A common reason that websites end up with older design styles is that clients unknowingly select inspiration sites that use outdated design styles. This can be a cause of conflict during the design phase as you may be pushing the client to a new trend that they haven’t seen on the web. The client may keep referring you back to their inspiration sites as a reference and be resistant to the new ideas.
Presenting some different inspiration sites that support your concept can help your client understand your point of view. If you are presenting an innovative design idea, then it may be difficult to find other sites depicting the same thing, but search through sites like Dribbble and Awwwards for other designers’ work.
While your client may not agree with your design ideas in the end, you need to be ready to support your concepts in a concise pitch.
4. Show empathy and compromise when possible
While you want to do everything possible to pitch your ideas and guide a client to an amazing web design, you have to be ready to listen to feedback and understand your clients’ perspective.
Conflicts during the design phase can escalate because there is a lot of emotions involved in a website project. Remember that this website is representing the clients’ business.
If you are working directly with the owner or founder of the business or creating a site for someone’s personal brand, you need to remember that the client may feel incredibly vulnerable about putting themselves out there in a website format. They may be feeling a lot of fears and doubts when trying to decide on aspects of the site design.
All of this can create an intense environment. After presenting your design, listen as much as possible to the client and ask follow-up questions. If they aren’t forthcoming with their feedback, try to create a safe space. If the client feels scared to voice their opinion, you can end up with a flat discussion and quick approval, but then problems arise down the road because the site isn’t really what the client wants.
Lastly, you will probably need to compromise on some aspects of the design. Spend more time discussing the most important parts of the design and compromise where possible. For instance, you may want to dive into a longer discussion on the home page design, but you don’t need to have a 20-minute conversation on moving a button over an inch.
5. Get support from other team members
If you have other team members, such as a project manager, web developer and/or UX web strategist, who are involved in the web project, consider bringing in some of those team members during your design phase.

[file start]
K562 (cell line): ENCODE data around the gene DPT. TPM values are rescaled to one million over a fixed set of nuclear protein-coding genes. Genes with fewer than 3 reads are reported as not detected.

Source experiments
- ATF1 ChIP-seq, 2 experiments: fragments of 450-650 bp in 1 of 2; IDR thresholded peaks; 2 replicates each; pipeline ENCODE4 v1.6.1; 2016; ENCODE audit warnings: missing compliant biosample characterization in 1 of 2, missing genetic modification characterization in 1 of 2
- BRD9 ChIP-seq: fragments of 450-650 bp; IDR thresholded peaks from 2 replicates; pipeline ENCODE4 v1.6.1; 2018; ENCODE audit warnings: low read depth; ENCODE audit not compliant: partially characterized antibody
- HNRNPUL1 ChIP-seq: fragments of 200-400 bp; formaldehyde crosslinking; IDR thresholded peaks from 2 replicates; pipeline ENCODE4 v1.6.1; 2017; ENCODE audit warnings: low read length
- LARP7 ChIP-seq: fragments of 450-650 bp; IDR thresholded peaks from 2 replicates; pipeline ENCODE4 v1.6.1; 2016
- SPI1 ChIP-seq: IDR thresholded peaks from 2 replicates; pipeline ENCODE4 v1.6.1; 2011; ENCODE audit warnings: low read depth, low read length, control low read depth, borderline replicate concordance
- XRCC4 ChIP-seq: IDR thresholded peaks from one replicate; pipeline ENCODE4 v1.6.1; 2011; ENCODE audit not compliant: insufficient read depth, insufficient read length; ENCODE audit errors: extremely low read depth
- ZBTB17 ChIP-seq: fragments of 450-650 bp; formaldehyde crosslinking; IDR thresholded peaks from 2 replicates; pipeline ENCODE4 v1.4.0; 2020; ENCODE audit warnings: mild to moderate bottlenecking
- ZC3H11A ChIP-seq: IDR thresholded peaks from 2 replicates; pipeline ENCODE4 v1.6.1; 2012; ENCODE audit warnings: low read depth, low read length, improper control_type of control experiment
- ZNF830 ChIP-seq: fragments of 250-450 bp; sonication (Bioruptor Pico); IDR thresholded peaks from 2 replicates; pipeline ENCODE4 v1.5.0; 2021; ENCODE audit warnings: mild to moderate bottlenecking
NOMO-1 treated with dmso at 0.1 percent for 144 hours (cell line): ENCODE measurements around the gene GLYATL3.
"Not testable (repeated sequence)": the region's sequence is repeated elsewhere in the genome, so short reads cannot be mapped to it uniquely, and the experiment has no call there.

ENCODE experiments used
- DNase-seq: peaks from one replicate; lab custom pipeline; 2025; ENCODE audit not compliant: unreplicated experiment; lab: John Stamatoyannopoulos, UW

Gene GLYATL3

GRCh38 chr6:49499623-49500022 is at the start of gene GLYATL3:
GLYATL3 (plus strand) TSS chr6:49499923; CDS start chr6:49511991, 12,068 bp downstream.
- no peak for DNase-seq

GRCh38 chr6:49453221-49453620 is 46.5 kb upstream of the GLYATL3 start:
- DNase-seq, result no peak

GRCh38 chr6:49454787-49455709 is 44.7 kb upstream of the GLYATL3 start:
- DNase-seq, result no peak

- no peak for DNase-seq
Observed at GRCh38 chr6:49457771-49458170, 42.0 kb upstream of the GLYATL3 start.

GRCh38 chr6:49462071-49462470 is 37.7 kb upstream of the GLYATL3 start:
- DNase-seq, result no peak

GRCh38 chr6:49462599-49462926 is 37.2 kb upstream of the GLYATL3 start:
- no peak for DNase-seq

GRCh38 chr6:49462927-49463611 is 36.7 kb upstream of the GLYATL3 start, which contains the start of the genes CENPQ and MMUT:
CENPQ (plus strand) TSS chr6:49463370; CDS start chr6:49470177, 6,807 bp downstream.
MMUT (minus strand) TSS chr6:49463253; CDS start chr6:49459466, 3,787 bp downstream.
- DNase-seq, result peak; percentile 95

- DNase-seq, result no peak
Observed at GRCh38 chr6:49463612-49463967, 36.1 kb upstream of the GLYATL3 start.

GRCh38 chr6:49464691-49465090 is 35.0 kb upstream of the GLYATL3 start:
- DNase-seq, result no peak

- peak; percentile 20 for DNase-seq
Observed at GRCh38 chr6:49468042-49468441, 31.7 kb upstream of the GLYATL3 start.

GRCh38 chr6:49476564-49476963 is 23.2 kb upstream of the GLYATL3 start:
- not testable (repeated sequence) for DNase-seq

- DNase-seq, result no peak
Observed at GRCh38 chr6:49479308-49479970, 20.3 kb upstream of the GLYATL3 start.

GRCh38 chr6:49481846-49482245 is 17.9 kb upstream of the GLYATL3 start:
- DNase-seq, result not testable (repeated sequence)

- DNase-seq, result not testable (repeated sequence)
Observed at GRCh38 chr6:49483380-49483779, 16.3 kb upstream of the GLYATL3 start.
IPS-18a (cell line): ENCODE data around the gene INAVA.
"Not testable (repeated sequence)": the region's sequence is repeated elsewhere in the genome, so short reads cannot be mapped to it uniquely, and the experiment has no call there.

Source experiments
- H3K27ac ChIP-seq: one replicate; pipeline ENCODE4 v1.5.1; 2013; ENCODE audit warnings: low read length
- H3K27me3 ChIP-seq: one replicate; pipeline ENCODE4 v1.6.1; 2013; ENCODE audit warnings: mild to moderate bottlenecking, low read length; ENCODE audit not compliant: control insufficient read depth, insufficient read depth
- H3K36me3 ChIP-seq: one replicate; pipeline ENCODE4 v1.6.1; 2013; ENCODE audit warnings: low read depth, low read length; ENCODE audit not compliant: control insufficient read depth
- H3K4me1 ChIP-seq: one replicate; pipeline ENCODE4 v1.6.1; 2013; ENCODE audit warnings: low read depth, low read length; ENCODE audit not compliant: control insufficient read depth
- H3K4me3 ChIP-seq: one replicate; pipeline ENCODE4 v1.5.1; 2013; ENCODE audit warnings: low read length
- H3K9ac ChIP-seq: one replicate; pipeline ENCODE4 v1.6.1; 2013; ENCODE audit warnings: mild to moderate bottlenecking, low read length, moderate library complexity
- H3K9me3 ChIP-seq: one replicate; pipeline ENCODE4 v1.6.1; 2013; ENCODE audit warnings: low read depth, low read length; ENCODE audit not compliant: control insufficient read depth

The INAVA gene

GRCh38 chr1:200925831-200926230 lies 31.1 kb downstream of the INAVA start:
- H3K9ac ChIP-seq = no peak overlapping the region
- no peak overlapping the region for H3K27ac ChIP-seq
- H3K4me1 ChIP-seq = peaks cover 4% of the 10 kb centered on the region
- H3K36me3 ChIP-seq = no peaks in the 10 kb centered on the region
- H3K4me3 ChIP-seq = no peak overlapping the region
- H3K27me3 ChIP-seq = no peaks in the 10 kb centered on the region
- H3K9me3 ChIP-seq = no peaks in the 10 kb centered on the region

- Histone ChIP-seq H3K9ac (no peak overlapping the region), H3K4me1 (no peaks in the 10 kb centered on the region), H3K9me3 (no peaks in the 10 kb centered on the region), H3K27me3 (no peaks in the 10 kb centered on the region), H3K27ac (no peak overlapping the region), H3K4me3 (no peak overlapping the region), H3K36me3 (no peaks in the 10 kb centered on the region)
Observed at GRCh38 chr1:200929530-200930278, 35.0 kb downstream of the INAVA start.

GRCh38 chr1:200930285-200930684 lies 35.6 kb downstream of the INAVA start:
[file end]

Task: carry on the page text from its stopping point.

There are a few ways that this can help the process and manage client communication. During the pitching of your design, you can have another person share information on user experience best practices and support your recommendations.
Secondly, if a conflict with a client really escalates to a negative situation, have someone else on your team attend the phone call with the client. This other person can even be the owner of the business or another team member who isn’t directly involved in the project. That other person can just be an additional a presence on the call and ask questions, so that the call turns more into a discussion and less into an argument of two opinions.
Lastly, you may also want to encourage the client to include their entire team in a phone call if the design discussion isn’t moving forward. While you may have one main contact on the client’s team, there could be certain members of their team that are having the most issues with the design. You may be hearing all of their perspectives second-hand and things could be getting lost in translation.
It’s natural as a web designer to want to push the limits with your designs to truly create something transformative, yet original for your clients. However, client conflict, no matter how big or small, can make you feel like you’re holding back and designing something that’s too safe. By following these five steps, you can learn how to manage client conflict like a pro, while designing something both you and the client can be proud of.
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All images were taken of Flywheel employees by Flywheel‘s in-house photographer, Kimberly Bailey.